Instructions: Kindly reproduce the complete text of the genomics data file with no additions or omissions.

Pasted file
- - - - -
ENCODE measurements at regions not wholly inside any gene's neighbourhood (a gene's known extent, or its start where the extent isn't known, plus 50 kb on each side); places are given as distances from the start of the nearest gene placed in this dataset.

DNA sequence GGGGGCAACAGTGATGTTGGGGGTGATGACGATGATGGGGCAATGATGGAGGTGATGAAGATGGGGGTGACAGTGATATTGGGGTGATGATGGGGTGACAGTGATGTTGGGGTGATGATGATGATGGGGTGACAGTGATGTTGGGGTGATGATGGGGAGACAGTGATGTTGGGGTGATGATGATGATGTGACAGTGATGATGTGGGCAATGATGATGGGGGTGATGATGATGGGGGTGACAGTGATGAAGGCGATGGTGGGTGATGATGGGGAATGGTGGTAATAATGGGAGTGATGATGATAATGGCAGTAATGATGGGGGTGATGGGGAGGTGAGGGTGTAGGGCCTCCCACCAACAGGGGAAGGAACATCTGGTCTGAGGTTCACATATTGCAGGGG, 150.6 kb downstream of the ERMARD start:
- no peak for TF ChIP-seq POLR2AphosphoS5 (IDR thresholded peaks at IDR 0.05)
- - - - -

ENCODE measurements at regions not wholly inside any gene's neighbourhood (a gene's known extent, or its start where the extent isn't known, plus 50 kb on each side); places are given as distances from the start of the nearest gene placed in this dataset.

DNA sequence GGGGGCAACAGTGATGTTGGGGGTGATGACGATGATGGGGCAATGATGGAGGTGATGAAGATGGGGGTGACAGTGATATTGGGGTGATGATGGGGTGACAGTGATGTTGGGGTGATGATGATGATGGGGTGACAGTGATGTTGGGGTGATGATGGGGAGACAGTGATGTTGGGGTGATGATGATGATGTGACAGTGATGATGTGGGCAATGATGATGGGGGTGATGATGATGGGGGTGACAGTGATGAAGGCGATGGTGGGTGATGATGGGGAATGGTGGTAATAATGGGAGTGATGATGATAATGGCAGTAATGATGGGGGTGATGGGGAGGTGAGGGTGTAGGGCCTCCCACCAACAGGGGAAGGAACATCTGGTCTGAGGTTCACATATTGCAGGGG, 150.6 kb downstream of the ERMARD start:
- no peak for TF ChIP-seq POLR2AphosphoS5 (IDR thresholded peaks at IDR 0.05)